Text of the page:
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Lowepro Fastpack 100 - Black
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- Side Entry Compartment provides easy access to D-SLR equipment and accessories
- Dual Compartment Design ensures camera protection
- Features 180-Degree access panel with adjustable dividers
- Outer accessory pockets provide external storage for other accessories with fast access
- Tough, water-resistant outer fabric protects against moisture and abrasion
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|Item Dimensions||16.3 x 8.7 x 8.1 inches|
|Item Display Weight||2.3 pounds|
|Item Weight||1.45 pounds|
|Manufacturer Warranty Description||Limited Lifetime|
|Shipping Weight||1.6 pounds|
On streets or trails, you can shoot all day when you wear the lightweight, comfortable Fastpack 100 backpack from Lowepro. It protects a digital SLR with a compact zoom lens attached, plus an extra mid-range zoom lens (18-200mm f/3.5) or flash unit, audio player, and lots of personal gear. You won't mis a shot, because the side-entry compartment lets you quickly grab equipment and accessories, without having to take the backpack off! Customize the easy-to-access main compartment with adjustable dividers, use the outer organizer to keep large accessories handy, and manage memory cards with a built-in pocket. Brethable, contoured shoulder straps distribute weight evenly.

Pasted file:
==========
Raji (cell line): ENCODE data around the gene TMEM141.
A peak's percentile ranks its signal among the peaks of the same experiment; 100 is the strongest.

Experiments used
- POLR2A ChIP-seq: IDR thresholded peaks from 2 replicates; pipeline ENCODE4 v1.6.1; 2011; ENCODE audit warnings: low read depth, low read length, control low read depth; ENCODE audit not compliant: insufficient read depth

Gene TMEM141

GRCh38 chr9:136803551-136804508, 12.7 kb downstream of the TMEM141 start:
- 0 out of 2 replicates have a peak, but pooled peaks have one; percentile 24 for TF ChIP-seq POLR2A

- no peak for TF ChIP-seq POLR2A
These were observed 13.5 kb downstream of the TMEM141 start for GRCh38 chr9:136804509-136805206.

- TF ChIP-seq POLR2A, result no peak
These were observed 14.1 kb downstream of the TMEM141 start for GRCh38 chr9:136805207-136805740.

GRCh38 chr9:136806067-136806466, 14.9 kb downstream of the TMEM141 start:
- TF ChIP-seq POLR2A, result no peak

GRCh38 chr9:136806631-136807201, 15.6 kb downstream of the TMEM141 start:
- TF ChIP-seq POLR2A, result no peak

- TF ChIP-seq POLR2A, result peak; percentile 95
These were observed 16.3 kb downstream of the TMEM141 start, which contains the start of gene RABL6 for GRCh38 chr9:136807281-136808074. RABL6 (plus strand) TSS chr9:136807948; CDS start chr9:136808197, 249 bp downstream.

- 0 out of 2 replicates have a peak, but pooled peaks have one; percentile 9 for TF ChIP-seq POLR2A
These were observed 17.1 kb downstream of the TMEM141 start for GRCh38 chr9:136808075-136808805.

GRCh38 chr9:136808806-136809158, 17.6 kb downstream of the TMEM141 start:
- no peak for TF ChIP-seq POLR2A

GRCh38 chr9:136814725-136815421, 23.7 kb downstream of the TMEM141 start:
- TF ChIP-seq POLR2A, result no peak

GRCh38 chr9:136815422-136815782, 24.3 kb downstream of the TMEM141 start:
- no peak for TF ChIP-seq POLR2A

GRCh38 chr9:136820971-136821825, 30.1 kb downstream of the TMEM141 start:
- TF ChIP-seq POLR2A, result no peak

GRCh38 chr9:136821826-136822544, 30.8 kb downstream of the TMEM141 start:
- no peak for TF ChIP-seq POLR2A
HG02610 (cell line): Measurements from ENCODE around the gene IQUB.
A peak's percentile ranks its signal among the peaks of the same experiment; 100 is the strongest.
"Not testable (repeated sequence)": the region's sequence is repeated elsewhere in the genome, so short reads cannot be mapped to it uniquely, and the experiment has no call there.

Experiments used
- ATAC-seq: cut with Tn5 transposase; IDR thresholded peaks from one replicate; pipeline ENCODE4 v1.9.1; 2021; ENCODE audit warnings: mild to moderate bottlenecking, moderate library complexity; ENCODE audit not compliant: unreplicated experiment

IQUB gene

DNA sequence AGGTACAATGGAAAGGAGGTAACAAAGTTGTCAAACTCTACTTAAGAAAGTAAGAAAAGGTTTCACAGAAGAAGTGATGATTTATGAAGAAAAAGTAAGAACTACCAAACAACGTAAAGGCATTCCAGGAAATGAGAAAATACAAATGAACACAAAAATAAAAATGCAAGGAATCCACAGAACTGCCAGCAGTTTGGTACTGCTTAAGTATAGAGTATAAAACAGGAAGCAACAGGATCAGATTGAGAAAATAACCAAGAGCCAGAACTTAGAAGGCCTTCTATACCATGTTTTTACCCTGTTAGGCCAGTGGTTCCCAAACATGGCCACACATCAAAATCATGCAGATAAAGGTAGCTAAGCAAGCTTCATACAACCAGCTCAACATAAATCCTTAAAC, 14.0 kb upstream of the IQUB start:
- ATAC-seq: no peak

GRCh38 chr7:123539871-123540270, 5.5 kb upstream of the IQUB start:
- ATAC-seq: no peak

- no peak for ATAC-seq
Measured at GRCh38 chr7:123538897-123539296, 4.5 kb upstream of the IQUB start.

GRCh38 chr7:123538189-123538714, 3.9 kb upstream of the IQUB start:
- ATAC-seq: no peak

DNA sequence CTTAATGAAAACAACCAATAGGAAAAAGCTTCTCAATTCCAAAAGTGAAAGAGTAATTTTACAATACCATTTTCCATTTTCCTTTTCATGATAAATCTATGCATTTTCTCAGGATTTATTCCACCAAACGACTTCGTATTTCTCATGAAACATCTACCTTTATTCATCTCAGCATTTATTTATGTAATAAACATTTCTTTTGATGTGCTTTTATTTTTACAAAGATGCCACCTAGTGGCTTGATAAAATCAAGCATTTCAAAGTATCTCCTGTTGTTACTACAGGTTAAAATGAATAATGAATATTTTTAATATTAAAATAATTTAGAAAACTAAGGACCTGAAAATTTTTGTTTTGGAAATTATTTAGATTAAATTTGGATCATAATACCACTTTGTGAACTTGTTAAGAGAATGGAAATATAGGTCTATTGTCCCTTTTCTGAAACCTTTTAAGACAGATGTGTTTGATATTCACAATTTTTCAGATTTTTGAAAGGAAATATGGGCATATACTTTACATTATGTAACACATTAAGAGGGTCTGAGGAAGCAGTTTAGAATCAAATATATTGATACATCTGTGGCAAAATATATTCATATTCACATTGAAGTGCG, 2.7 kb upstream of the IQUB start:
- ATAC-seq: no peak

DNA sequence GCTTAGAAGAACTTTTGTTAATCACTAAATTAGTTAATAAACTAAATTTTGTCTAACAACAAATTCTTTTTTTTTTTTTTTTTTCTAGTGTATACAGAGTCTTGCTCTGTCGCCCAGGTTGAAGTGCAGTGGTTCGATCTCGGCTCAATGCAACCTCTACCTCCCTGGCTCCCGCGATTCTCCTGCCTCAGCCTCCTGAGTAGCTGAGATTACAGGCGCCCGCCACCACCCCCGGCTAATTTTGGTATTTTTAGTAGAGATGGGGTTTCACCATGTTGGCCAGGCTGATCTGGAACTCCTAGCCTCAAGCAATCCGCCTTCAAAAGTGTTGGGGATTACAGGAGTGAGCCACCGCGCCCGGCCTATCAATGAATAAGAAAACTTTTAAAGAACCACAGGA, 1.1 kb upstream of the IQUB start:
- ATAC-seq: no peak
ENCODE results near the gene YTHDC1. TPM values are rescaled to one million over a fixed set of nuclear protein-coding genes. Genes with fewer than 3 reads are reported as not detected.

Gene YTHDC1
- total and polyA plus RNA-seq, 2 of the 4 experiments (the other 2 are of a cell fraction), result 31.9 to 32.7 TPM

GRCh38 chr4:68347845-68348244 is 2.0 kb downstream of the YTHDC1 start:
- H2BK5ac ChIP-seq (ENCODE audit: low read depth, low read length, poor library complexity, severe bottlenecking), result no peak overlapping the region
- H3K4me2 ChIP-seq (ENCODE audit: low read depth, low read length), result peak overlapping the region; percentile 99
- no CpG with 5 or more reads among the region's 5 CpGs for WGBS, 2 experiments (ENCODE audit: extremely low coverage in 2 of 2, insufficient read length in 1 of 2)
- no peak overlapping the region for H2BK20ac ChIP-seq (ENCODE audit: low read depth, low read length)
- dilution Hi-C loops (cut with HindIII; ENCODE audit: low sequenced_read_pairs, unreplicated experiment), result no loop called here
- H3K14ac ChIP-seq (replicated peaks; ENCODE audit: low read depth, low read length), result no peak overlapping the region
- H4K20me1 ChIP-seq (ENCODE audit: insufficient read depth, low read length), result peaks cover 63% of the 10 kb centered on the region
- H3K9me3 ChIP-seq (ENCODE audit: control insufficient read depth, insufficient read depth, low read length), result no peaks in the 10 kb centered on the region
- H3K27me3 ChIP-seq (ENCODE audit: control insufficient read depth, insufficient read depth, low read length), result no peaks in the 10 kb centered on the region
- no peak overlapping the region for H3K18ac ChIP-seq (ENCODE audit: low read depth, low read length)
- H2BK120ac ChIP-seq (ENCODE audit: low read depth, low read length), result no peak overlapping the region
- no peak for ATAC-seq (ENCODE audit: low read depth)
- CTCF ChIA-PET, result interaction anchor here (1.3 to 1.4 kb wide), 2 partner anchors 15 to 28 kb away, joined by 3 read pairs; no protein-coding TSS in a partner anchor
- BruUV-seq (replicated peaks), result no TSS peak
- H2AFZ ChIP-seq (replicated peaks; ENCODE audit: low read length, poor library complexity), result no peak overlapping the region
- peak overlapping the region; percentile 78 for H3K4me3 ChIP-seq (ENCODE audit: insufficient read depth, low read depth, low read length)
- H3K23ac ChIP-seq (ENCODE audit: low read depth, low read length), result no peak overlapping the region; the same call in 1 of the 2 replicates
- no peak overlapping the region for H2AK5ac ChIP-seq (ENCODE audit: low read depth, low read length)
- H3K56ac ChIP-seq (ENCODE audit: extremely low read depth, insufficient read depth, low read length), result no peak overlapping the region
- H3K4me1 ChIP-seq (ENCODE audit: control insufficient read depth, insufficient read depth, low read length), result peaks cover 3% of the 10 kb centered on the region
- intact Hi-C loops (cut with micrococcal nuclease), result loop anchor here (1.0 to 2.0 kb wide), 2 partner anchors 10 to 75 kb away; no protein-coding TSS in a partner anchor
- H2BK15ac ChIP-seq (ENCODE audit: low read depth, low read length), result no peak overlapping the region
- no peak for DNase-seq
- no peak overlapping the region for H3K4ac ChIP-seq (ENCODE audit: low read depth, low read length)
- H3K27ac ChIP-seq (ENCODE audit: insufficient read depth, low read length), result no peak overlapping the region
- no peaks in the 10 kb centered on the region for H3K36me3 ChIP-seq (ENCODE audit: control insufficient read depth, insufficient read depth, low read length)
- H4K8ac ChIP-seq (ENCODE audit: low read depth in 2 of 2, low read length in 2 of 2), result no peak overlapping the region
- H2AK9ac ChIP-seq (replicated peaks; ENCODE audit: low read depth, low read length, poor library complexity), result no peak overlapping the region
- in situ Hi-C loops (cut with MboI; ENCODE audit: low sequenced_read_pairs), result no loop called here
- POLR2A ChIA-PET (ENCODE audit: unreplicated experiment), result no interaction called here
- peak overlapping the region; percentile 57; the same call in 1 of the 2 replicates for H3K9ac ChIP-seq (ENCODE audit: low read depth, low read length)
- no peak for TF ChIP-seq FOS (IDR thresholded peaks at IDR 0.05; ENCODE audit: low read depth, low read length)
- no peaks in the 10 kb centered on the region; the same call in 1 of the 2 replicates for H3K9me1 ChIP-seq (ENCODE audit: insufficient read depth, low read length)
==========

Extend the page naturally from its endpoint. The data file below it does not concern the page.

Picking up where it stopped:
From the Manufacturer
Fastpack 100 Highlights:
1. Side-entry Compartment
2. Dual Compartment Design
3. 180-Degree Access Panel with Adjustable Dividers
4. Outer Accessory Pockets
5. Harness Pocket
6. Security Flap
7. Mesh Side Pocket
Additional Features & Benefits:
Top Customer Reviews
Nikkor 35mm (attached)
Nikkor 18-55mm (stored up top)
Nikkor 55-300 (stored in the lens space next to camera)